The bus trundled through miles of undulating hills with towering immortelle trees crowned in flaming orange flowers shading cocoa and citrus to reach Knollys Tunnel in Tabaquite. Begun in 1896 and opened in 1898 by Acting Governor Sir Clement Courtenay Knollys, the tunnel was the first man-made one in the island and the most serious engineering project of the TGR, Beadon said.

Six-hundred-feet-long and cut through a low hill, Knollys Tunnel is just tall and wide enough to let a PTSC luxury coach pass. “For me this is an absolute privilege to come through the tunnel like this,” Beadon said.

The tunnel today is home to a colony of bats.

“Me, walk through that?” murmured one woman on the bus to her son, who had picked up his camera in preparation for doing just that. The bats rested once the bus was out of their home, allowing walkers to pass unmolested to the other end, where the tunnel’s original concrete face was still visible.

After a lunch of roti eaten under carat-thatched sheds in the picnic area atop the tunnel, it was on to Rio Claro, the terminus of the Caparo Valley Line. Where Rio Claro station stood is still government land, and there were PTSC buses lined up just beyond the platform, now home to a small steelband. A little further along Old Railway Road were more TGR more TGR cabins and the old engine shed, its buttresses flanked and obscured by newer buildings. The Rio Claro terminus opened in 1914, Beadon said. It was the last passenger extension to the TGR. By 1953 the passenger railway began to be phased out, and was shut down completely in 1968.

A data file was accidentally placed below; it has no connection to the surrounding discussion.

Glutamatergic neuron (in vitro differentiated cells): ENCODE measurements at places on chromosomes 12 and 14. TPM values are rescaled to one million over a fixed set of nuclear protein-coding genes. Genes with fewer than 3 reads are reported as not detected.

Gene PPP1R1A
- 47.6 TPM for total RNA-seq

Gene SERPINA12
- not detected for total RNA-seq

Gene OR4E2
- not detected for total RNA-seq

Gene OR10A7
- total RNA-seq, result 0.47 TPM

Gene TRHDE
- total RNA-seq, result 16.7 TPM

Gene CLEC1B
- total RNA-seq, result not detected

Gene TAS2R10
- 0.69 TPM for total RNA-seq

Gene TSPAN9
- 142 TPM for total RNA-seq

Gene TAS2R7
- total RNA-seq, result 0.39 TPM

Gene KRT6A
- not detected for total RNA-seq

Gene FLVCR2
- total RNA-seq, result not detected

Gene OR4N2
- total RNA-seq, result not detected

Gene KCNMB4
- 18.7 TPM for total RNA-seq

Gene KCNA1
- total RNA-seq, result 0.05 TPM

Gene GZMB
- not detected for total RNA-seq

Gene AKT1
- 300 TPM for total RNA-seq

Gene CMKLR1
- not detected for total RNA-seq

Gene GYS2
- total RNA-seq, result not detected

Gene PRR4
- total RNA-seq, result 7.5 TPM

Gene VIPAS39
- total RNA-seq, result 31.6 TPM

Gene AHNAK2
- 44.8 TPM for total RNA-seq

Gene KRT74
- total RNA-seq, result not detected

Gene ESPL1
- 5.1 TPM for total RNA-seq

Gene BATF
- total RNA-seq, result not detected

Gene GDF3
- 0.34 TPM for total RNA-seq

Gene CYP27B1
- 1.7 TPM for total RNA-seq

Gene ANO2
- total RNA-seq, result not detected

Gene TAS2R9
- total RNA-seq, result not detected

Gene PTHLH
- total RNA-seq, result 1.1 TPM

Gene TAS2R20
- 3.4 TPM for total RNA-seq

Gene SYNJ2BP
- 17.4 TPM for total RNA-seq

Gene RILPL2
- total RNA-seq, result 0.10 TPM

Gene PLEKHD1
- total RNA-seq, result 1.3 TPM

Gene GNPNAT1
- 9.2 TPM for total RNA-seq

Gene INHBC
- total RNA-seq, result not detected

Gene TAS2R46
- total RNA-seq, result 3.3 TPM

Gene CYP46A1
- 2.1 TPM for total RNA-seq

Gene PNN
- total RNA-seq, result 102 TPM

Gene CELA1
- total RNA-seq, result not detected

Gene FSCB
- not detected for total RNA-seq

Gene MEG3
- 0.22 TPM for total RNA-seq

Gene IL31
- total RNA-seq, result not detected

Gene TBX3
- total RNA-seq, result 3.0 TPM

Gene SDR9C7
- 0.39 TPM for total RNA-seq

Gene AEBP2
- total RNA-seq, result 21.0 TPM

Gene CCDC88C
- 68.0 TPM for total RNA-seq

One of those on the tour, Beatrice Beddoe-McShine, lamented as she stood by the Todd’s Road platform, “What are we going to do now? Put up plaques saying, ‘Do not destroy’? Our heritage is lost. He has given us all this history, but what do we do now?”

This pump was part of the Caparo Station’s watering system for trains on the TGR. It was covered in rubbish when the National Trust tour stopped there.

At Caparo there stands the island’s only complete water crane, a large faucet used to fill the engine tanks at the station. It’s just beyond the platform, now behind a bus shed. The steps to the shed are the original station steps, Beadon said. Overhead is the original water tank, too, made by Aitken McNeil and Co in Glasgow at the turn of the 20th century. The whole waterworks arrangement is still there, rusted through in many spots. Beddoe-McShine pondered aloud how the station’s restoration could become a project for schools in the area.

The National Trust conducts historical tours to various parts of the country. Its next tour is to the Western Isles on April 13.